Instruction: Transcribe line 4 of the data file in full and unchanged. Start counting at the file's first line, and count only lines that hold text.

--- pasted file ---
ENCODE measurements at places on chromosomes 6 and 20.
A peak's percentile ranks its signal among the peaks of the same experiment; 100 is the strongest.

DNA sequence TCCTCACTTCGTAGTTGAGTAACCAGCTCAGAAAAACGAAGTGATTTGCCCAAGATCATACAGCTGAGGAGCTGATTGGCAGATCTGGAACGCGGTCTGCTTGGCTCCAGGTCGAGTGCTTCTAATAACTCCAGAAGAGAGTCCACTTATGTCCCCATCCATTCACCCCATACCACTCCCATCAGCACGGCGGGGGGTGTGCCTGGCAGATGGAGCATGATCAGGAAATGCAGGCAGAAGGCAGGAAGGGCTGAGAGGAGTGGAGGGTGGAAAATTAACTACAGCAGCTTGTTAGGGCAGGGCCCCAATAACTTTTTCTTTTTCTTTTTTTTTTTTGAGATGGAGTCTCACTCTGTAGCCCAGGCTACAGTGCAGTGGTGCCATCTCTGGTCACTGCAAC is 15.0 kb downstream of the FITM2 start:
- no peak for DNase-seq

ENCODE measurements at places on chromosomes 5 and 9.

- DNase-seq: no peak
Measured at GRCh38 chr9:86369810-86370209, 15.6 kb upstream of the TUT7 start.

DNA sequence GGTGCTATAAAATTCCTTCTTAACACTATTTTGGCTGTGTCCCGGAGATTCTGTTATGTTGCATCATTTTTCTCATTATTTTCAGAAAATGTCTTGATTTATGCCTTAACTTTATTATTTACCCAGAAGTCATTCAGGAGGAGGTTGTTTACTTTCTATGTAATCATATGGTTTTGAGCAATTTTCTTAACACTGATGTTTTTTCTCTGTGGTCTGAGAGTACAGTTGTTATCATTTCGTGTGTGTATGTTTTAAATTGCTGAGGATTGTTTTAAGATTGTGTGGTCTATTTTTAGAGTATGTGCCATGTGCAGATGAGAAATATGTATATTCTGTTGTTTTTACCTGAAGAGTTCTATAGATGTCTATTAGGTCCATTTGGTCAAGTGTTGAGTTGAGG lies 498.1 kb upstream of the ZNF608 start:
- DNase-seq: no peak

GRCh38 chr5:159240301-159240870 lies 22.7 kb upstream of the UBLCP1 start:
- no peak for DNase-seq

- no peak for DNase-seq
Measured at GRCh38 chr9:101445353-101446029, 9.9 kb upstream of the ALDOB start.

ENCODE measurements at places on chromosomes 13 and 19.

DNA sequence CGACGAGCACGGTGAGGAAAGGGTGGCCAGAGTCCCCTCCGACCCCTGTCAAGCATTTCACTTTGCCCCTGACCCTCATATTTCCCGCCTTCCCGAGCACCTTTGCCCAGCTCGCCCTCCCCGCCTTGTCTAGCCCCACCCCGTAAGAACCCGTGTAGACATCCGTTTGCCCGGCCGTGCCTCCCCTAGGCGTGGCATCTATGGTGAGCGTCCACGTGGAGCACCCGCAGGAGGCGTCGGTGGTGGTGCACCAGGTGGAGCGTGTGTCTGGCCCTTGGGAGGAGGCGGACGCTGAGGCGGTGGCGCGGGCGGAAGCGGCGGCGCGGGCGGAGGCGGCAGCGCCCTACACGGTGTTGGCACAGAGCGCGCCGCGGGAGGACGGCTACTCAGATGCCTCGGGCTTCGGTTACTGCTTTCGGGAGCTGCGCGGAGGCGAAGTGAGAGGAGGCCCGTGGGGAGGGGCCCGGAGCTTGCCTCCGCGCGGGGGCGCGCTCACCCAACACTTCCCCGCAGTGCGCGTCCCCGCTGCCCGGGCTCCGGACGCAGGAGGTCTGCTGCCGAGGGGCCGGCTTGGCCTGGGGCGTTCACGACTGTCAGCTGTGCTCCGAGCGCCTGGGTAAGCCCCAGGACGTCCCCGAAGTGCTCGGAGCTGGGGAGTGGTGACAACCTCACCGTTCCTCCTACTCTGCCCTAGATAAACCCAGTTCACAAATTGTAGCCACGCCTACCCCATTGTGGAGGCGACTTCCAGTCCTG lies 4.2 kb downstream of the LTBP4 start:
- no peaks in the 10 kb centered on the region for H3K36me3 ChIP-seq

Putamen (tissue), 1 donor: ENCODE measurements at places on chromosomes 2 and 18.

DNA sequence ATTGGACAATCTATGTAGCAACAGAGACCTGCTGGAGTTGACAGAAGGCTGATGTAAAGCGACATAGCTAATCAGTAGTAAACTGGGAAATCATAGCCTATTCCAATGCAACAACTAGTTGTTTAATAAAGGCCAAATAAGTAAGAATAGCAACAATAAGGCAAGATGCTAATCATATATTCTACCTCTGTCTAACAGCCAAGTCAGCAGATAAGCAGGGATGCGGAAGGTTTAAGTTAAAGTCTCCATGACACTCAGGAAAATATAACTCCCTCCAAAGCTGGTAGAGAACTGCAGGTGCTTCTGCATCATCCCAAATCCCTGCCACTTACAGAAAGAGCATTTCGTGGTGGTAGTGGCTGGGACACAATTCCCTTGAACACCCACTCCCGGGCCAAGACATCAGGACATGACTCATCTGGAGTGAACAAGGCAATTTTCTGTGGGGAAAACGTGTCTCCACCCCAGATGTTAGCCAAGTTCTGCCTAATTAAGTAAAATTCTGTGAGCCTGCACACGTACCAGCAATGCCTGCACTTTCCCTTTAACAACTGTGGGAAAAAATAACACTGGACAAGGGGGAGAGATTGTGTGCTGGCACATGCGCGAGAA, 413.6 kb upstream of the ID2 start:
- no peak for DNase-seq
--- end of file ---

- no peak for DNase-seq